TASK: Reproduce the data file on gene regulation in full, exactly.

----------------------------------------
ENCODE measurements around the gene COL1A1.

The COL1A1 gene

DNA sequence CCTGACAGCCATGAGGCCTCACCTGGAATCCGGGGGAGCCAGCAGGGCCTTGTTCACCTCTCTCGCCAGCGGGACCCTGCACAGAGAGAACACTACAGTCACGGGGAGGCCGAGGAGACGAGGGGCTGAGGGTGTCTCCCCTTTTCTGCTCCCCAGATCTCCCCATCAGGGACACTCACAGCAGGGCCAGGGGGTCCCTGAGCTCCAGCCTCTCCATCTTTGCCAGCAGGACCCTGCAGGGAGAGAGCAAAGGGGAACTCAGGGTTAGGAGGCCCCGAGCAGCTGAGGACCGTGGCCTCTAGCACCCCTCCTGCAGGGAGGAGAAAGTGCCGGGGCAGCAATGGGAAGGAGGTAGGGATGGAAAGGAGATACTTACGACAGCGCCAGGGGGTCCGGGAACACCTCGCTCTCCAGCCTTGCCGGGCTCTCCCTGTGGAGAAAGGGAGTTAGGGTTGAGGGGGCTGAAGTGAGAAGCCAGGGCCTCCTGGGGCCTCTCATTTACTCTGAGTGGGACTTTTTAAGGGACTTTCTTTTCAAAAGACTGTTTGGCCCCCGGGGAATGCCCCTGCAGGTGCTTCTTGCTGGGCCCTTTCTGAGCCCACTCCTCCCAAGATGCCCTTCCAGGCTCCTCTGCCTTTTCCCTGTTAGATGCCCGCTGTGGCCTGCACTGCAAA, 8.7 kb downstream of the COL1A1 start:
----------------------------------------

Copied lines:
ENCODE measurements around the gene COL1A1.

The COL1A1 gene

DNA sequence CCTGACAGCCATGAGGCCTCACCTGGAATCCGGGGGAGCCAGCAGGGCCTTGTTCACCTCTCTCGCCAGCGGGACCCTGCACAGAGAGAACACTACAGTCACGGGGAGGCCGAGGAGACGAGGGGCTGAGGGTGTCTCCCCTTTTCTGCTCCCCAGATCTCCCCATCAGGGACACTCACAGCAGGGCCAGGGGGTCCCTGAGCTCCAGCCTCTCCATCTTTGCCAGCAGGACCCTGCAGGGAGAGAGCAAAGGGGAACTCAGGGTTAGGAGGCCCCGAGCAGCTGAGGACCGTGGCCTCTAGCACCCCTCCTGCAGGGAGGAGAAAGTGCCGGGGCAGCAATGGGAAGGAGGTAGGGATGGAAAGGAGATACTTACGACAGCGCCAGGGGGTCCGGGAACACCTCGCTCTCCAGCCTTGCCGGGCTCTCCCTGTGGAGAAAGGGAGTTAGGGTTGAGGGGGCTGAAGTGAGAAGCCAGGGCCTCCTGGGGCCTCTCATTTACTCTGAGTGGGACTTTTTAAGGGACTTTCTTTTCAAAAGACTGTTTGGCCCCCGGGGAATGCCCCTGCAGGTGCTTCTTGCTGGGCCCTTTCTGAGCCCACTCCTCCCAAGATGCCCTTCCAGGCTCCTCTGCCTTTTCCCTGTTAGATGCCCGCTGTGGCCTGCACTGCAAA, 8.7 kb downstream of the COL1A1 start: